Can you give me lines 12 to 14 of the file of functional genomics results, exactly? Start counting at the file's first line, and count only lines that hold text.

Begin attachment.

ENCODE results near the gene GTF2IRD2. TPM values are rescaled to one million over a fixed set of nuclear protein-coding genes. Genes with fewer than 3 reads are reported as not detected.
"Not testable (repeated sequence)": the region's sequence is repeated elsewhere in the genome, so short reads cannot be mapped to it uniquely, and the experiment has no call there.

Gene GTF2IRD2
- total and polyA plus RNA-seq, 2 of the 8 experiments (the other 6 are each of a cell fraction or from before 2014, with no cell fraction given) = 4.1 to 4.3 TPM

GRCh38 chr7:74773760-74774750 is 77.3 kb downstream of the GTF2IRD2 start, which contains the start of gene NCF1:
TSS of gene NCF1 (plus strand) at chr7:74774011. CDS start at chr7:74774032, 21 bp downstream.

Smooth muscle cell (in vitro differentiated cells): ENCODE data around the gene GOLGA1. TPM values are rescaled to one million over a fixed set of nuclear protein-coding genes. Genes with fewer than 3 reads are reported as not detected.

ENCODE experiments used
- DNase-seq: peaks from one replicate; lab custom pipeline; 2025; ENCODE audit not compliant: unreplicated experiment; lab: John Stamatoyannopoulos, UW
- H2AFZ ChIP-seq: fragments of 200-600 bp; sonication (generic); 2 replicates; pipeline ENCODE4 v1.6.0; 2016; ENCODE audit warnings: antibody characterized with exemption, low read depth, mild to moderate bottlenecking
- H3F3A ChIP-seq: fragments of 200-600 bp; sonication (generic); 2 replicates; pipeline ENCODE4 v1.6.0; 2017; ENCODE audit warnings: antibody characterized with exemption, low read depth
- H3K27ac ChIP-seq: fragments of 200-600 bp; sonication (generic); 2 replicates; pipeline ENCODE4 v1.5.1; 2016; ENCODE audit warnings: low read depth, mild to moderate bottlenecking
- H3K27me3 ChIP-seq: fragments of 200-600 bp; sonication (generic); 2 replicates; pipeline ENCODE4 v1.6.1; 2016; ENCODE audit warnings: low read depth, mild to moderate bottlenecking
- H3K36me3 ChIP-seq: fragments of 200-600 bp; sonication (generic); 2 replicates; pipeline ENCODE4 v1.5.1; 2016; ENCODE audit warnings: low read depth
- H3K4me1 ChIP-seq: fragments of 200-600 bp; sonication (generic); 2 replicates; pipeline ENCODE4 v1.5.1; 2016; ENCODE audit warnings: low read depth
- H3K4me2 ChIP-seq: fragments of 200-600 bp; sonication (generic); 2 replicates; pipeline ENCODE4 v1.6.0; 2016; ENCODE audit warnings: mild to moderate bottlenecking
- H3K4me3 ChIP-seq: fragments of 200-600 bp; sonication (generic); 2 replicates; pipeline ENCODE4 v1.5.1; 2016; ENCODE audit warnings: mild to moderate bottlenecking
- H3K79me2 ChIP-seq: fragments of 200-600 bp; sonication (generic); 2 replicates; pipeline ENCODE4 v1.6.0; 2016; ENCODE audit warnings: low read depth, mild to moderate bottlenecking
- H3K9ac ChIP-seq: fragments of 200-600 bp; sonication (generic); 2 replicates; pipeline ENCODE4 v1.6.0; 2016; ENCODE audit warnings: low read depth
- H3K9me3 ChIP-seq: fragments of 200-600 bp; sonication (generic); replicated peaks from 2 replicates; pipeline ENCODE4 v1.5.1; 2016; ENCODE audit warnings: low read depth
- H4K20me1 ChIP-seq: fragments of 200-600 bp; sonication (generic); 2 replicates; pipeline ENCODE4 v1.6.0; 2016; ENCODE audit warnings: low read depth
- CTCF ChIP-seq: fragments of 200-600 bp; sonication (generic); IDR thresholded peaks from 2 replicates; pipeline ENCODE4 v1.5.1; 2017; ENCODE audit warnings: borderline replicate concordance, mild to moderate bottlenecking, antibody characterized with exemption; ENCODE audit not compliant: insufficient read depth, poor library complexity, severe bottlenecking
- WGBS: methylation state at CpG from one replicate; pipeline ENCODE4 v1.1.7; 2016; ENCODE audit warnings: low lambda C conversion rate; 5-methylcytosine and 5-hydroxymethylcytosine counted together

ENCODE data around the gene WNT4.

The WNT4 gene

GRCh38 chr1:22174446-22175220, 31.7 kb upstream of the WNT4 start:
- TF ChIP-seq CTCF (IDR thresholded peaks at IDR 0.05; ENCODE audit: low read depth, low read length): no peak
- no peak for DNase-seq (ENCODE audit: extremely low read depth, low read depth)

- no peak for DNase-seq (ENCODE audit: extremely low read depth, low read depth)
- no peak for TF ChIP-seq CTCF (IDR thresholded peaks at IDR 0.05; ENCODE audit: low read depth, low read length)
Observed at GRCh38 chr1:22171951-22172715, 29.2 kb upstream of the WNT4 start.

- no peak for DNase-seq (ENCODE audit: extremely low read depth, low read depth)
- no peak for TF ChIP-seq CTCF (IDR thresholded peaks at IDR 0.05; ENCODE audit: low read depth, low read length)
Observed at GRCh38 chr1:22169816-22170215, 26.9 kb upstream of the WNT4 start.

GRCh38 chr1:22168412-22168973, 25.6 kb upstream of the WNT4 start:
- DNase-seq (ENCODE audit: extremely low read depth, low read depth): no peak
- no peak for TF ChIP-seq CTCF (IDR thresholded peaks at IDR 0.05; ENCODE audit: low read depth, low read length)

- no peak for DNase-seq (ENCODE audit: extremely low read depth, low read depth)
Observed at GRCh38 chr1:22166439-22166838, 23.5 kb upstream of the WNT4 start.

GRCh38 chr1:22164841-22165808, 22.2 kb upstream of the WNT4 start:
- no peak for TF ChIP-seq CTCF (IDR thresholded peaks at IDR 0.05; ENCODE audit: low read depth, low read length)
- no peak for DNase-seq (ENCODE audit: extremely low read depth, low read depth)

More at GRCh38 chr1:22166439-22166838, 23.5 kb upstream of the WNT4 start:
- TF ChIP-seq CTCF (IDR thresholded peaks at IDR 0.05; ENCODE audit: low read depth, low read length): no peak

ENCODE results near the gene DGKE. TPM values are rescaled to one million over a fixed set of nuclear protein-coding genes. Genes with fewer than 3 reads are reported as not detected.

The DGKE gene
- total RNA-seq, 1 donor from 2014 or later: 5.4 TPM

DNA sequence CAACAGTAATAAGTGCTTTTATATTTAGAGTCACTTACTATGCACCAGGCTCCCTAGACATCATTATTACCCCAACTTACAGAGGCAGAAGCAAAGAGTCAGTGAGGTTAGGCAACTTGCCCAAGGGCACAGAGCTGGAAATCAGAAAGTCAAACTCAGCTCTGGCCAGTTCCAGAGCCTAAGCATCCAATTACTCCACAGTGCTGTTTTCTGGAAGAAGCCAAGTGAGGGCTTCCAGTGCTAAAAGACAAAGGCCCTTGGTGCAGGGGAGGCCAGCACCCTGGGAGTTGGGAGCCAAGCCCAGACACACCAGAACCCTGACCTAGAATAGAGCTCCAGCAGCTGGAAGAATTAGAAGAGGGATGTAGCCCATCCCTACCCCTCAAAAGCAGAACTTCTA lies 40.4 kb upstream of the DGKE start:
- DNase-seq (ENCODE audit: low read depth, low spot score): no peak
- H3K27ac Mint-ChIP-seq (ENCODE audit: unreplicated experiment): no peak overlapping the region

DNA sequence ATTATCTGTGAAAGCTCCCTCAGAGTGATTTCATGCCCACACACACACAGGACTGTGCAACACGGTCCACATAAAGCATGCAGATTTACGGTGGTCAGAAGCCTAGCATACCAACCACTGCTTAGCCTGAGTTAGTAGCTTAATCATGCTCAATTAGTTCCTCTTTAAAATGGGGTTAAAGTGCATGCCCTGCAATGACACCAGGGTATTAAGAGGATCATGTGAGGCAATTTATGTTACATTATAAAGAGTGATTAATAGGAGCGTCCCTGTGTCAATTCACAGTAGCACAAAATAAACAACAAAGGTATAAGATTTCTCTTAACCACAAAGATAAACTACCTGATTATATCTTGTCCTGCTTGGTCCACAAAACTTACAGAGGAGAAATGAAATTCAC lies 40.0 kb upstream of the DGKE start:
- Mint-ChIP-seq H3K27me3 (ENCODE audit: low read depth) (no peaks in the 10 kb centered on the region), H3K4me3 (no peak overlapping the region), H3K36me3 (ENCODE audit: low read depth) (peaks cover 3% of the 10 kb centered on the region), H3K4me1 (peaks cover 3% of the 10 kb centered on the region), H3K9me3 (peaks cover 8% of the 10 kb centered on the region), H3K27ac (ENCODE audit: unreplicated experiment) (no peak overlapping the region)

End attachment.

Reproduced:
- H3K27ac ChIP-seq: fragments of 200-600 bp; sonication (generic); 2 replicates; pipeline ENCODE4 v1.5.1; 2016; ENCODE audit warnings: low read depth, mild to moderate bottlenecking
- H3K27me3 ChIP-seq: fragments of 200-600 bp; sonication (generic); 2 replicates; pipeline ENCODE4 v1.6.1; 2016; ENCODE audit warnings: low read depth, mild to moderate bottlenecking
- H3K36me3 ChIP-seq: fragments of 200-600 bp; sonication (generic); 2 replicates; pipeline ENCODE4 v1.5.1; 2016; ENCODE audit warnings: low read depth